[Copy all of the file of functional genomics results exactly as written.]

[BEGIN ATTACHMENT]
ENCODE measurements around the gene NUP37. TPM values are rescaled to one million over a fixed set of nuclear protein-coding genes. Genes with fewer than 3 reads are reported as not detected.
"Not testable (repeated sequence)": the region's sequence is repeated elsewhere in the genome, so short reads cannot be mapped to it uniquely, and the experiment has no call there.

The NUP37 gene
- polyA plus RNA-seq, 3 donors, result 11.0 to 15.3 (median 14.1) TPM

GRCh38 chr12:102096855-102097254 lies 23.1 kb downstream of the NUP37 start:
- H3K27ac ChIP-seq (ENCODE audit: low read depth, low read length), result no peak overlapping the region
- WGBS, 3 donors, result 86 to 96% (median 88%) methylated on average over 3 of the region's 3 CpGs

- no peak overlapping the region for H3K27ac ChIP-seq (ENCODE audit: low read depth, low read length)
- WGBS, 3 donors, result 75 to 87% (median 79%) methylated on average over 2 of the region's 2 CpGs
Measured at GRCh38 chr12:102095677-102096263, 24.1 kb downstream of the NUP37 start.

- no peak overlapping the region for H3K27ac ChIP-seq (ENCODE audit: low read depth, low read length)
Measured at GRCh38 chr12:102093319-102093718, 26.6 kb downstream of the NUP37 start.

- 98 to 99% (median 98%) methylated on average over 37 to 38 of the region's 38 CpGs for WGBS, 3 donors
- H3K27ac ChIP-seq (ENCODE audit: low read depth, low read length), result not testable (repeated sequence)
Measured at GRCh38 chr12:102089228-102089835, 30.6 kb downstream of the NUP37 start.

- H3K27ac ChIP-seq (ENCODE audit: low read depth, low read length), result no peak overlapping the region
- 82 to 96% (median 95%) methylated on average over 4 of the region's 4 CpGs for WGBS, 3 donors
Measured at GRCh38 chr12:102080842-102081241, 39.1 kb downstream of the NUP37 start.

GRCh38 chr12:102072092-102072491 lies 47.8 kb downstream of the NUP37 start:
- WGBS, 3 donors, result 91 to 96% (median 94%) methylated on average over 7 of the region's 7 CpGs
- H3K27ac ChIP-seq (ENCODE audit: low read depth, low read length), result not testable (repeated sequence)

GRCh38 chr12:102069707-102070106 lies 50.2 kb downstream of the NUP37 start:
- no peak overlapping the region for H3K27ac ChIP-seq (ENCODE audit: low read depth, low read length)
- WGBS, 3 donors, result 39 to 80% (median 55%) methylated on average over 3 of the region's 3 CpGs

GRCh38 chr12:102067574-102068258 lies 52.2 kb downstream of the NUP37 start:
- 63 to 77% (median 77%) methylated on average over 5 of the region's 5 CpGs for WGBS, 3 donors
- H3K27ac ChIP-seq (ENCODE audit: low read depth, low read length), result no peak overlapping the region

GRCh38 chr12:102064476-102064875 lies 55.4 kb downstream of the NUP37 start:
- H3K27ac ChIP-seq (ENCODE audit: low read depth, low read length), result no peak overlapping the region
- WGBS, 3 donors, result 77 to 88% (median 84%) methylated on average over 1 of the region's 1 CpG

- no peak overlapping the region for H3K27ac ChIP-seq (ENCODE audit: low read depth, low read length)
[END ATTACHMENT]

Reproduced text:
ENCODE measurements around the gene NUP37. TPM values are rescaled to one million over a fixed set of nuclear protein-coding genes. Genes with fewer than 3 reads are reported as not detected.
"Not testable (repeated sequence)": the region's sequence is repeated elsewhere in the genome, so short reads cannot be mapped to it uniquely, and the experiment has no call there.

The NUP37 gene
- polyA plus RNA-seq, 3 donors, result 11.0 to 15.3 (median 14.1) TPM

GRCh38 chr12:102096855-102097254 lies 23.1 kb downstream of the NUP37 start:
- H3K27ac ChIP-seq (ENCODE audit: low read depth, low read length), result no peak overlapping the region
- WGBS, 3 donors, result 86 to 96% (median 88%) methylated on average over 3 of the region's 3 CpGs

- no peak overlapping the region for H3K27ac ChIP-seq (ENCODE audit: low read depth, low read length)
- WGBS, 3 donors, result 75 to 87% (median 79%) methylated on average over 2 of the region's 2 CpGs
Measured at GRCh38 chr12:102095677-102096263, 24.1 kb downstream of the NUP37 start.

- no peak overlapping the region for H3K27ac ChIP-seq (ENCODE audit: low read depth, low read length)
Measured at GRCh38 chr12:102093319-102093718, 26.6 kb downstream of the NUP37 start.

- 98 to 99% (median 98%) methylated on average over 37 to 38 of the region's 38 CpGs for WGBS, 3 donors
- H3K27ac ChIP-seq (ENCODE audit: low read depth, low read length), result not testable (repeated sequence)
Measured at GRCh38 chr12:102089228-102089835, 30.6 kb downstream of the NUP37 start.

- H3K27ac ChIP-seq (ENCODE audit: low read depth, low read length), result no peak overlapping the region
- 82 to 96% (median 95%) methylated on average over 4 of the region's 4 CpGs for WGBS, 3 donors
Measured at GRCh38 chr12:102080842-102081241, 39.1 kb downstream of the NUP37 start.

GRCh38 chr12:102072092-102072491 lies 47.8 kb downstream of the NUP37 start:
- WGBS, 3 donors, result 91 to 96% (median 94%) methylated on average over 7 of the region's 7 CpGs
- H3K27ac ChIP-seq (ENCODE audit: low read depth, low read length), result not testable (repeated sequence)

GRCh38 chr12:102069707-102070106 lies 50.2 kb downstream of the NUP37 start:
- no peak overlapping the region for H3K27ac ChIP-seq (ENCODE audit: low read depth, low read length)
- WGBS, 3 donors, result 39 to 80% (median 55%) methylated on average over 3 of the region's 3 CpGs

GRCh38 chr12:102067574-102068258 lies 52.2 kb downstream of the NUP37 start:
- 63 to 77% (median 77%) methylated on average over 5 of the region's 5 CpGs for WGBS, 3 donors
- H3K27ac ChIP-seq (ENCODE audit: low read depth, low read length), result no peak overlapping the region

GRCh38 chr12:102064476-102064875 lies 55.4 kb downstream of the NUP37 start:
- H3K27ac ChIP-seq (ENCODE audit: low read depth, low read length), result no peak overlapping the region
- WGBS, 3 donors, result 77 to 88% (median 84%) methylated on average over 1 of the region's 1 CpG

- no peak overlapping the region for H3K27ac ChIP-seq (ENCODE audit: low read depth, low read length)